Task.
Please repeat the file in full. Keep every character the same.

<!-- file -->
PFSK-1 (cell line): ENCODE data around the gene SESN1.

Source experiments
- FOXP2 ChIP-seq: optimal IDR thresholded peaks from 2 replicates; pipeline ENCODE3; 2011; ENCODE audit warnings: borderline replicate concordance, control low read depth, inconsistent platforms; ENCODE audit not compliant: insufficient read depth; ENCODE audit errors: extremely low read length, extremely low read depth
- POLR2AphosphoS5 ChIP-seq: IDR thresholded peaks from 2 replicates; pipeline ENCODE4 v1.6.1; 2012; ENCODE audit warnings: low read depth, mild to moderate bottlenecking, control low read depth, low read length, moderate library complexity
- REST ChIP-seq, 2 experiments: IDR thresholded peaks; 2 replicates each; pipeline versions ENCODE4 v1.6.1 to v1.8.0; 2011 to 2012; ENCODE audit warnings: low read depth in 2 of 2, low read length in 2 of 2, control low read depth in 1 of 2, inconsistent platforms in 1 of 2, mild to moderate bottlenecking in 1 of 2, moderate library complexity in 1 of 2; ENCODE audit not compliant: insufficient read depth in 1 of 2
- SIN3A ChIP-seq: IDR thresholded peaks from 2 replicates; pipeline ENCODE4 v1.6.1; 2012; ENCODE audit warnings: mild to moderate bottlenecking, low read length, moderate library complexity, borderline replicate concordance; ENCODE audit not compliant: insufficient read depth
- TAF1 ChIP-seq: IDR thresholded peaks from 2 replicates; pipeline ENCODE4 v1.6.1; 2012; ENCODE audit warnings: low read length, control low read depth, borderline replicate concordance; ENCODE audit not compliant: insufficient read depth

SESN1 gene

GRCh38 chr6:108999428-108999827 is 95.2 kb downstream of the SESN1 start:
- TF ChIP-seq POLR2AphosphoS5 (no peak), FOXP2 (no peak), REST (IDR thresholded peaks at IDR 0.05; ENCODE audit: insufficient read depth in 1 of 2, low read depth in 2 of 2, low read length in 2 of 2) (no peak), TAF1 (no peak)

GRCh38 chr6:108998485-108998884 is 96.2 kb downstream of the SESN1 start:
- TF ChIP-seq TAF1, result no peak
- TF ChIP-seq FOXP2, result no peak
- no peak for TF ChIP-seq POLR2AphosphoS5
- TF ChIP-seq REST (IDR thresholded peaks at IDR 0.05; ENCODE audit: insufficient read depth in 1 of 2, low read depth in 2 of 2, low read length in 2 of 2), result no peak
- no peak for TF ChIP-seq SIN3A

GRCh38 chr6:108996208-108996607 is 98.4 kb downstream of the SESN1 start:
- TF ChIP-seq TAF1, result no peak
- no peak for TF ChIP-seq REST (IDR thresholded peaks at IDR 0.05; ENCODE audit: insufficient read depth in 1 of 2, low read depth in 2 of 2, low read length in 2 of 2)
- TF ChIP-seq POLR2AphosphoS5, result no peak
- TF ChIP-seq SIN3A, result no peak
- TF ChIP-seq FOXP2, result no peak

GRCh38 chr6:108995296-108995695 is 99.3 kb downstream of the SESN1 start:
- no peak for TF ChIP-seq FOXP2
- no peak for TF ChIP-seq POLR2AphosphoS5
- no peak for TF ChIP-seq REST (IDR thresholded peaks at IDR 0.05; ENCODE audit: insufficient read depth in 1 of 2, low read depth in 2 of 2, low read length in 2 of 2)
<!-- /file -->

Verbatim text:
PFSK-1 (cell line): ENCODE data around the gene SESN1.

Source experiments
- FOXP2 ChIP-seq: optimal IDR thresholded peaks from 2 replicates; pipeline ENCODE3; 2011; ENCODE audit warnings: borderline replicate concordance, control low read depth, inconsistent platforms; ENCODE audit not compliant: insufficient read depth; ENCODE audit errors: extremely low read length, extremely low read depth
- POLR2AphosphoS5 ChIP-seq: IDR thresholded peaks from 2 replicates; pipeline ENCODE4 v1.6.1; 2012; ENCODE audit warnings: low read depth, mild to moderate bottlenecking, control low read depth, low read length, moderate library complexity
- REST ChIP-seq, 2 experiments: IDR thresholded peaks; 2 replicates each; pipeline versions ENCODE4 v1.6.1 to v1.8.0; 2011 to 2012; ENCODE audit warnings: low read depth in 2 of 2, low read length in 2 of 2, control low read depth in 1 of 2, inconsistent platforms in 1 of 2, mild to moderate bottlenecking in 1 of 2, moderate library complexity in 1 of 2; ENCODE audit not compliant: insufficient read depth in 1 of 2
- SIN3A ChIP-seq: IDR thresholded peaks from 2 replicates; pipeline ENCODE4 v1.6.1; 2012; ENCODE audit warnings: mild to moderate bottlenecking, low read length, moderate library complexity, borderline replicate concordance; ENCODE audit not compliant: insufficient read depth
- TAF1 ChIP-seq: IDR thresholded peaks from 2 replicates; pipeline ENCODE4 v1.6.1; 2012; ENCODE audit warnings: low read length, control low read depth, borderline replicate concordance; ENCODE audit not compliant: insufficient read depth

SESN1 gene

GRCh38 chr6:108999428-108999827 is 95.2 kb downstream of the SESN1 start:
- TF ChIP-seq POLR2AphosphoS5 (no peak), FOXP2 (no peak), REST (IDR thresholded peaks at IDR 0.05; ENCODE audit: insufficient read depth in 1 of 2, low read depth in 2 of 2, low read length in 2 of 2) (no peak), TAF1 (no peak)

GRCh38 chr6:108998485-108998884 is 96.2 kb downstream of the SESN1 start:
- TF ChIP-seq TAF1, result no peak
- TF ChIP-seq FOXP2, result no peak
- no peak for TF ChIP-seq POLR2AphosphoS5
- TF ChIP-seq REST (IDR thresholded peaks at IDR 0.05; ENCODE audit: insufficient read depth in 1 of 2, low read depth in 2 of 2, low read length in 2 of 2), result no peak
- no peak for TF ChIP-seq SIN3A

GRCh38 chr6:108996208-108996607 is 98.4 kb downstream of the SESN1 start:
- TF ChIP-seq TAF1, result no peak
- no peak for TF ChIP-seq REST (IDR thresholded peaks at IDR 0.05; ENCODE audit: insufficient read depth in 1 of 2, low read depth in 2 of 2, low read length in 2 of 2)
- TF ChIP-seq POLR2AphosphoS5, result no peak
- TF ChIP-seq SIN3A, result no peak
- TF ChIP-seq FOXP2, result no peak

GRCh38 chr6:108995296-108995695 is 99.3 kb downstream of the SESN1 start:
- no peak for TF ChIP-seq FOXP2
- no peak for TF ChIP-seq POLR2AphosphoS5
- no peak for TF ChIP-seq REST (IDR thresholded peaks at IDR 0.05; ENCODE audit: insufficient read depth in 1 of 2, low read depth in 2 of 2, low read length in 2 of 2)